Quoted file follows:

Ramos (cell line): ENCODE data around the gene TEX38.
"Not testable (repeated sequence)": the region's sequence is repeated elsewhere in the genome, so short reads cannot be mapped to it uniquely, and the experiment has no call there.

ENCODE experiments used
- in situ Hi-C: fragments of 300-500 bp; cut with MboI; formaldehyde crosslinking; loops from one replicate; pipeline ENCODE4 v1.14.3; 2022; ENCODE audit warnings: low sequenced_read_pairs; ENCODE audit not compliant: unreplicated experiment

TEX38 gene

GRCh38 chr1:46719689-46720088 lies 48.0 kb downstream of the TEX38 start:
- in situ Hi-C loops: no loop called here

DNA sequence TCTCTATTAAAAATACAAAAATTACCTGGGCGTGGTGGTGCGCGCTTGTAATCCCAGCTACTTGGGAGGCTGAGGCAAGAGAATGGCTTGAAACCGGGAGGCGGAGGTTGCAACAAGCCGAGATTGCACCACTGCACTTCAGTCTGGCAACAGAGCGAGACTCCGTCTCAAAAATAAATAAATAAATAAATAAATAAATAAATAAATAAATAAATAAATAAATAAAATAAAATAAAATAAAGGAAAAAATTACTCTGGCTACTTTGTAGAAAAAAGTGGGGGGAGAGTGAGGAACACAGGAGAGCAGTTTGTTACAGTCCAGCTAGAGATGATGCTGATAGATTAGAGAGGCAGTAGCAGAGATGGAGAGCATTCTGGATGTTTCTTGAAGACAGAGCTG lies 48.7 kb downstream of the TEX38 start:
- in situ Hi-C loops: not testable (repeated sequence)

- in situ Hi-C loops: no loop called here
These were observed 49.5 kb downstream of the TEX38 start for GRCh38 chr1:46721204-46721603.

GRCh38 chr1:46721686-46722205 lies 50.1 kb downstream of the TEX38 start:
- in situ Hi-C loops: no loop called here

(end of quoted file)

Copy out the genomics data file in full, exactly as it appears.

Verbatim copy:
Ramos (cell line): ENCODE data around the gene TEX38.
"Not testable (repeated sequence)": the region's sequence is repeated elsewhere in the genome, so short reads cannot be mapped to it uniquely, and the experiment has no call there.

ENCODE experiments used
- in situ Hi-C: fragments of 300-500 bp; cut with MboI; formaldehyde crosslinking; loops from one replicate; pipeline ENCODE4 v1.14.3; 2022; ENCODE audit warnings: low sequenced_read_pairs; ENCODE audit not compliant: unreplicated experiment

TEX38 gene

GRCh38 chr1:46719689-46720088 lies 48.0 kb downstream of the TEX38 start:
- in situ Hi-C loops: no loop called here

DNA sequence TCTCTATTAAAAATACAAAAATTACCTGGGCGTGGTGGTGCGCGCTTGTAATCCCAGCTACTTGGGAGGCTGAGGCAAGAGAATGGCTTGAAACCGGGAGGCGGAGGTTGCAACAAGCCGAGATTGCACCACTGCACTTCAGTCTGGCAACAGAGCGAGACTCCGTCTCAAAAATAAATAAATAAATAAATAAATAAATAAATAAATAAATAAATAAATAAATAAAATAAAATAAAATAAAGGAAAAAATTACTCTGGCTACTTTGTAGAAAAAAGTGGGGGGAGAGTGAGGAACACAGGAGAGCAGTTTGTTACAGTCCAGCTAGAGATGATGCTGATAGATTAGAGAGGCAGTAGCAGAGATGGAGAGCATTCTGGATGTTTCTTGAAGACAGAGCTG lies 48.7 kb downstream of the TEX38 start:
- in situ Hi-C loops: not testable (repeated sequence)

- in situ Hi-C loops: no loop called here
These were observed 49.5 kb downstream of the TEX38 start for GRCh38 chr1:46721204-46721603.

GRCh38 chr1:46721686-46722205 lies 50.1 kb downstream of the TEX38 start:
- in situ Hi-C loops: no loop called here